Pre-review of Internet Explorer 7

Internet Explorer 6.0 was officially released on August 27th 2001, and it still runs on millions of computers across the world: it's probably the browser release which has lasted the longest in the entire history of the Internet! While I'm not sure if this is an "achievement" so much as it is an "imposition", Uncle Bill admitted that his latest baby, Internet Explorer 7, is due soon...

In the Beginning

Recently (5 months ago, that is) the aforementioned "Microsoft Chairman and Chief Software Architect Bill Gates announced Internet Explorer 7.0, designed to add new levels of security to Windows XP Service Pack 2". This happened at the RSA Conference in San Francisco, and although I wasn't there, I can imagine that amongst the oohs and ahhs of the crowd, someone must have whispered "It's about time".

Firefox, on the other hand, keeps its fans alive with pseudo-releases every so often, 1.0.4, 1.0.5 and so forth, which at least makes you feel like some progress is going on, be it a security fix or a new feature. Firefox will hopefully release version 1.1 at any time now, with various new features that Microsoft can only dream about. I think that when Bill created Internet Explorer 6, he probably commanded that it should be called "version 6.0" for ever and ever: fixes, service packs, and new features (popup blocking, etc.) have been added, but after 4 years I'm still running "Internet Explorer version 6.0".

Version 7.0 is supposedly due soon, and - guess what - not only for Longhorn users (but where's Longhorn anyway?), but also for Windows XP SP2 users, there's great news: beta testing! If you run Windows 2000 it looks like you'll have to keep using IE6 until you get a "more advanced" version of your OS, butInternet Explorer 7 is supposed to be "freely downloadable, as always" this summer.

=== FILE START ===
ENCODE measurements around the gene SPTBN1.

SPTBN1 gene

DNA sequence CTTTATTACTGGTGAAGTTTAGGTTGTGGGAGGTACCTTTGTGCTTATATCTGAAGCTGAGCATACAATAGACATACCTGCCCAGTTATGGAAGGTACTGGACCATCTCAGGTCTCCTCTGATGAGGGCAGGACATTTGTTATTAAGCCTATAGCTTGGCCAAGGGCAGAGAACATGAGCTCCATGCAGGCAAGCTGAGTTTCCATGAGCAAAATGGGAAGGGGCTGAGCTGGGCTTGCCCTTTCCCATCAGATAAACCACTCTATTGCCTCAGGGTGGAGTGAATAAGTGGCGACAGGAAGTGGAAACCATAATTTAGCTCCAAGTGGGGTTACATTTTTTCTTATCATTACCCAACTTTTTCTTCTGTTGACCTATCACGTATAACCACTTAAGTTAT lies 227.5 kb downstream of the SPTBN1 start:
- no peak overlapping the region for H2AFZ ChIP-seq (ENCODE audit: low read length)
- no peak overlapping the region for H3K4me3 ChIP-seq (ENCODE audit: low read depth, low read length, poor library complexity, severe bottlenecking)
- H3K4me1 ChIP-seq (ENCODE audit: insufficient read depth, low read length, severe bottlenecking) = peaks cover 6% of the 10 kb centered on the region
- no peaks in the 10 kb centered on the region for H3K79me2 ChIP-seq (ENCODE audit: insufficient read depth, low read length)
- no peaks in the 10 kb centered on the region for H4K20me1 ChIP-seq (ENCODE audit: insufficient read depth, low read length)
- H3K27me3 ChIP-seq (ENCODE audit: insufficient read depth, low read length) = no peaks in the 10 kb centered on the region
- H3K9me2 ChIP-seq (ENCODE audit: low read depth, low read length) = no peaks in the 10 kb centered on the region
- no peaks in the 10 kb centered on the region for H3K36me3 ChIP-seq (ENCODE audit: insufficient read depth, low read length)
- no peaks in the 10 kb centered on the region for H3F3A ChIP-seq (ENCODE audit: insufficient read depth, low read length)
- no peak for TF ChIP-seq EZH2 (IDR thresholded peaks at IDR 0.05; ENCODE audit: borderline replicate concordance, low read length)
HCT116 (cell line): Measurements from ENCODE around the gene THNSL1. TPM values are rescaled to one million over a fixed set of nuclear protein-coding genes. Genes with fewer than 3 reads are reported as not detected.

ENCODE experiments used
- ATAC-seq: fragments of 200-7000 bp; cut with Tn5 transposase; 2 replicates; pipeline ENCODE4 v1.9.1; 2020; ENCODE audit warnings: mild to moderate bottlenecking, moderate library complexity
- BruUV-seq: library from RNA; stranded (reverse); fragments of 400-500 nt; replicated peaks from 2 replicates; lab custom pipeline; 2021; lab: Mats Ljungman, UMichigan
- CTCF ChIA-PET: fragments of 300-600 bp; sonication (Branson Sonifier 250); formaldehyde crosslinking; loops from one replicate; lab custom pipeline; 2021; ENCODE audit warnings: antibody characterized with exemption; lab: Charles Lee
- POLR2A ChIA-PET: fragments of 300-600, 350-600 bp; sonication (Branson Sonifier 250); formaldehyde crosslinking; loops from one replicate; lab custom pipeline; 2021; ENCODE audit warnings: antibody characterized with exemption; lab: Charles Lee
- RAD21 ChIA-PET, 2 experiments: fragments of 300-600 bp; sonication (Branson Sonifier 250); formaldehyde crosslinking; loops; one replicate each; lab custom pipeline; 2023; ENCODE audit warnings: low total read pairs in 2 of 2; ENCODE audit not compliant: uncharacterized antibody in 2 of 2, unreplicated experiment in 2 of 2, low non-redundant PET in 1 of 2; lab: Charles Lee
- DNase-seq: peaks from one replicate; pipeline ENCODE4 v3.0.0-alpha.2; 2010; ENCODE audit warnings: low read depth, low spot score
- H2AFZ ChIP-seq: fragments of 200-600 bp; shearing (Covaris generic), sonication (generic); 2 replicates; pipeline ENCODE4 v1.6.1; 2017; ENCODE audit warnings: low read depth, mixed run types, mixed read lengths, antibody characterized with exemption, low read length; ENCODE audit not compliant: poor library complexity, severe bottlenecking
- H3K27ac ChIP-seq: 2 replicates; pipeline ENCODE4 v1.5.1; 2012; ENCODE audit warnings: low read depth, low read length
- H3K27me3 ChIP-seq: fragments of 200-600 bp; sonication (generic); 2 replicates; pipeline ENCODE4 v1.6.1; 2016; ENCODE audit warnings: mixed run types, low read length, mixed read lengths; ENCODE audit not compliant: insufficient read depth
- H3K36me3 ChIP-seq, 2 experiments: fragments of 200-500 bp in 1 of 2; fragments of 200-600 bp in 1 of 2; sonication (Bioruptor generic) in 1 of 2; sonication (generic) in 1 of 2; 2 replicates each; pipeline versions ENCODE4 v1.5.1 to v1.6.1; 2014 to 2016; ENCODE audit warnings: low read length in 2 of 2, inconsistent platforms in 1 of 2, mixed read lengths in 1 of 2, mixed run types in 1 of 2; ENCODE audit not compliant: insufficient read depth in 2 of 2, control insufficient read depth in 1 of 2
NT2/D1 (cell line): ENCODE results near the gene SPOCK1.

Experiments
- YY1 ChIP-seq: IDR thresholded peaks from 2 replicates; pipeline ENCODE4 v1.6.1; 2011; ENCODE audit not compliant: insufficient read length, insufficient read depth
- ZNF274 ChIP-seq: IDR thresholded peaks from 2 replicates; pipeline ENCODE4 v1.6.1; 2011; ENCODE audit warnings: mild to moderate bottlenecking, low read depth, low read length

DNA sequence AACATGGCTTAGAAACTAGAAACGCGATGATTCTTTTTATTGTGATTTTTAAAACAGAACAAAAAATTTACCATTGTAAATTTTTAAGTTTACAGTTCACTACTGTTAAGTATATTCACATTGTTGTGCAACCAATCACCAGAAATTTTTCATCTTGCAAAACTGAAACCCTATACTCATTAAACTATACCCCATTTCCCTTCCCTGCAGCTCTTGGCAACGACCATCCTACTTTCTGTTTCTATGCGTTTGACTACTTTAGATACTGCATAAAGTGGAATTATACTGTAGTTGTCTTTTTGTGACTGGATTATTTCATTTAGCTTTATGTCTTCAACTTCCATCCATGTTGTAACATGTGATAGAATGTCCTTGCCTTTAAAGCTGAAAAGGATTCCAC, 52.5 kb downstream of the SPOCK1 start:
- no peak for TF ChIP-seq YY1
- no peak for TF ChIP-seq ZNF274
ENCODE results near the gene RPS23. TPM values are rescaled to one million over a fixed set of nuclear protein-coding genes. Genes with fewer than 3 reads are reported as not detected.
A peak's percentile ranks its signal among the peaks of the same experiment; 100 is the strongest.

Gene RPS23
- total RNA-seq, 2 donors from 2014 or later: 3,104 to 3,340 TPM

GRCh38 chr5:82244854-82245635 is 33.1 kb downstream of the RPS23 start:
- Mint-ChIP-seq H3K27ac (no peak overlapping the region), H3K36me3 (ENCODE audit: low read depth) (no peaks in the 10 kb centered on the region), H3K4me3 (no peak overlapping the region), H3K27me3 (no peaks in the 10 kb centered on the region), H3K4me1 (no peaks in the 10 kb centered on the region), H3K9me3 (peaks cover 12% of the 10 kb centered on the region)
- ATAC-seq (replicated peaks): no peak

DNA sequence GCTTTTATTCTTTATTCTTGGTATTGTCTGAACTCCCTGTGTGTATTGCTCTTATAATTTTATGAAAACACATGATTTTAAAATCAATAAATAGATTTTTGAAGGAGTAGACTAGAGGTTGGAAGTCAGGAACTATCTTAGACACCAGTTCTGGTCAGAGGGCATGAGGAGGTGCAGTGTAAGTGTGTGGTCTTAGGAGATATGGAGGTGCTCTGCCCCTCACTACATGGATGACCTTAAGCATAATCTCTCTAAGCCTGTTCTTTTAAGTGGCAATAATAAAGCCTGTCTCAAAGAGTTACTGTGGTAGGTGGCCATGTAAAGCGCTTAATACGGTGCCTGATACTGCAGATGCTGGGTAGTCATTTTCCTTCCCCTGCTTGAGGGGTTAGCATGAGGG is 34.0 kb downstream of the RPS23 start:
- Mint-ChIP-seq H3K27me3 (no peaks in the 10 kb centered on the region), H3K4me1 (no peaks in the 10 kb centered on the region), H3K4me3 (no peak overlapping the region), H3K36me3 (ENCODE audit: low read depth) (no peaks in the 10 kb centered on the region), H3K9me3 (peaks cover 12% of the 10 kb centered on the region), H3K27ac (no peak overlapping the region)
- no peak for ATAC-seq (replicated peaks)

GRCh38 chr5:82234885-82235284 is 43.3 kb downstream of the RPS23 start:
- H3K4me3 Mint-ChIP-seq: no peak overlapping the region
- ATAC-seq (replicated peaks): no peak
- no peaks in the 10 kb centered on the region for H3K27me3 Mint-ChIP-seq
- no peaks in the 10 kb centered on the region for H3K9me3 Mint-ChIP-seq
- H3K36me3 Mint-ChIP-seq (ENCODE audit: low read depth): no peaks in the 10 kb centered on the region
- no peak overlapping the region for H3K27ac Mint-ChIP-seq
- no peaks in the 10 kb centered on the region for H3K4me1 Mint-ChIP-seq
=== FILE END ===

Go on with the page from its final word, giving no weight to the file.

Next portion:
So what's new in IE7?

Discovering (and guessing) further details

Although nothing was supposed to be known until the first beta release, according to what seems to be Microsoft's official procedure in these cases, after Bill's announcement, speculations on IE7's new features and improvements (and quirks?) began to spread across the Internet in various forms. IEBlog seems to be the most authoritative (and biased?) source to get information, simply because the folks there are those who ( supposedly) are planning and developing IE7.

When the announcement was made, those guys wrote something like:

First, some basics: we're committing to deliver a new version of Internet Explorer for Windows XP customers. Betas of IE7 will be available this summer. This new release will build on the work we did in Windows XP SP2 and (among other things) go further to defend users from phishing as well as deceptive or malicious software.

Why? Because we listened to customers, analysts, and business partners. We heard a clear message: ?Yes, XP SP2 makes the situation better. We want more, sooner. We want security on top of the compatibility and extensibility IE gives us, and we want it on XP. Microsoft, show us your commitment.